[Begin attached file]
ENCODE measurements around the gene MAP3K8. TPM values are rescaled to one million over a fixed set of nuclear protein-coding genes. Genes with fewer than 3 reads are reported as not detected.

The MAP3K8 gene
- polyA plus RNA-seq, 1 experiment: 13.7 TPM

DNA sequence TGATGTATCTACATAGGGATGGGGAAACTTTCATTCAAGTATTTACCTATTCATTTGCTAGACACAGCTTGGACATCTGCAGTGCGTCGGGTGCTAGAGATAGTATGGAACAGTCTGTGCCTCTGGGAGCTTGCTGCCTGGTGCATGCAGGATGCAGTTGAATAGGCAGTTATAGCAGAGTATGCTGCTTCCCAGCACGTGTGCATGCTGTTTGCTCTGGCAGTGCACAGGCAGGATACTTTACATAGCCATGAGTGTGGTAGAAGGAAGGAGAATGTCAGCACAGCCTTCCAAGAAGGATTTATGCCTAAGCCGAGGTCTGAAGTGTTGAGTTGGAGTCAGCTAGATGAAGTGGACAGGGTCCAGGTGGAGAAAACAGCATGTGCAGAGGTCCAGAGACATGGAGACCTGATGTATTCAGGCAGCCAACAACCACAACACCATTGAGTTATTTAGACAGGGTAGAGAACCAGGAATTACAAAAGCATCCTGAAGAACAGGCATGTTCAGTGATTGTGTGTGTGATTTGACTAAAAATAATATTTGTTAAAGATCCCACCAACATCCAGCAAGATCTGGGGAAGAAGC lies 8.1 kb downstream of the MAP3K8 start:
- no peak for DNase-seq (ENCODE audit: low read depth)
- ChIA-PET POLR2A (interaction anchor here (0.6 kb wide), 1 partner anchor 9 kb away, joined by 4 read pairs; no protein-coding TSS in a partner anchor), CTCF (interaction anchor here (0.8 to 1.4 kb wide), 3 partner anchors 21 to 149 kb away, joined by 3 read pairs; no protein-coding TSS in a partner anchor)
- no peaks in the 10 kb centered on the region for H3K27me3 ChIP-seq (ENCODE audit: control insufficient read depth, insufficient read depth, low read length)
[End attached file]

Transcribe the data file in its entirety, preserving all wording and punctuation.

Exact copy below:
ENCODE measurements around the gene MAP3K8. TPM values are rescaled to one million over a fixed set of nuclear protein-coding genes. Genes with fewer than 3 reads are reported as not detected.

The MAP3K8 gene
- polyA plus RNA-seq, 1 experiment: 13.7 TPM

DNA sequence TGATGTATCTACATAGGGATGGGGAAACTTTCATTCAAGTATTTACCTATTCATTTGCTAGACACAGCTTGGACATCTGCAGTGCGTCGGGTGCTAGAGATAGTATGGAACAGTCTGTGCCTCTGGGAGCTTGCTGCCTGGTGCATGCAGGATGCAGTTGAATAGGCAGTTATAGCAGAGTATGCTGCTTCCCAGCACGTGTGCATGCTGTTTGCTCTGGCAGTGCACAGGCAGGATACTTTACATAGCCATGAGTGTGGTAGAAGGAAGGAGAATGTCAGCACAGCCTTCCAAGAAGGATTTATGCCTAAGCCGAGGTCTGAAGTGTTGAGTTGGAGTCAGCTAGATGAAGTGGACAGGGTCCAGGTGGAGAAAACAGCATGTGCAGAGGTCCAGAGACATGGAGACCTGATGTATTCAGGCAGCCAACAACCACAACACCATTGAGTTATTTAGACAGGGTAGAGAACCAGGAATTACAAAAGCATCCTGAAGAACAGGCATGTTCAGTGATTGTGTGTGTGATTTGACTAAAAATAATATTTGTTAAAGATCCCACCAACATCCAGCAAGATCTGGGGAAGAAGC lies 8.1 kb downstream of the MAP3K8 start:
- no peak for DNase-seq (ENCODE audit: low read depth)
- ChIA-PET POLR2A (interaction anchor here (0.6 kb wide), 1 partner anchor 9 kb away, joined by 4 read pairs; no protein-coding TSS in a partner anchor), CTCF (interaction anchor here (0.8 to 1.4 kb wide), 3 partner anchors 21 to 149 kb away, joined by 3 read pairs; no protein-coding TSS in a partner anchor)
- no peaks in the 10 kb centered on the region for H3K27me3 ChIP-seq (ENCODE audit: control insufficient read depth, insufficient read depth, low read length)